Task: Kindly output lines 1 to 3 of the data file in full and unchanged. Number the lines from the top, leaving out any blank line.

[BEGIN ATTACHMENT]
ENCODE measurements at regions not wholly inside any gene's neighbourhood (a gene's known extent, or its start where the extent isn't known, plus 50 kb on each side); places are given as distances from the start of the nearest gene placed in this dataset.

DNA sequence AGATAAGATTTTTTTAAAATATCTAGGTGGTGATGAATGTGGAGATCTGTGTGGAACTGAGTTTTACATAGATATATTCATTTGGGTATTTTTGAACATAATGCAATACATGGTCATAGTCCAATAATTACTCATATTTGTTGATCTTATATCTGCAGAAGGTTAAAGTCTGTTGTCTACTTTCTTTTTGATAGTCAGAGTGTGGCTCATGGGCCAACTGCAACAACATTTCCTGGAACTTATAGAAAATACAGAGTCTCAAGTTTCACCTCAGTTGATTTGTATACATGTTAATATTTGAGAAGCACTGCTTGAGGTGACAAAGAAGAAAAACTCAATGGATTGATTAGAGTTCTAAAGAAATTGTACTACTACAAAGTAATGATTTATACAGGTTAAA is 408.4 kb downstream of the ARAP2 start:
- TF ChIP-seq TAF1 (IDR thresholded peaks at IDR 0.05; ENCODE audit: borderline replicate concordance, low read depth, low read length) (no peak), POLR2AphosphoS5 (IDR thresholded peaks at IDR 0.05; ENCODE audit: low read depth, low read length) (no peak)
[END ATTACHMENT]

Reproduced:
ENCODE measurements at regions not wholly inside any gene's neighbourhood (a gene's known extent, or its start where the extent isn't known, plus 50 kb on each side); places are given as distances from the start of the nearest gene placed in this dataset.

DNA sequence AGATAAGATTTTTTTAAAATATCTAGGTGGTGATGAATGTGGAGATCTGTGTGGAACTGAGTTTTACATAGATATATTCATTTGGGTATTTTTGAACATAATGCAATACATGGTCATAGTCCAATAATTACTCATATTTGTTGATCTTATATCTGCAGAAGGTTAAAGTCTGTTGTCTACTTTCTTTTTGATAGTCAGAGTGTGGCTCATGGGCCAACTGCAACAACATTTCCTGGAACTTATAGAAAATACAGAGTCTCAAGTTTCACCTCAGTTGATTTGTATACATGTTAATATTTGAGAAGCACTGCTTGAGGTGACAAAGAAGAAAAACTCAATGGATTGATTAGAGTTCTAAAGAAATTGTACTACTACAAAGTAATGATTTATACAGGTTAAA is 408.4 kb downstream of the ARAP2 start:
- TF ChIP-seq TAF1 (IDR thresholded peaks at IDR 0.05; ENCODE audit: borderline replicate concordance, low read depth, low read length) (no peak), POLR2AphosphoS5 (IDR thresholded peaks at IDR 0.05; ENCODE audit: low read depth, low read length) (no peak)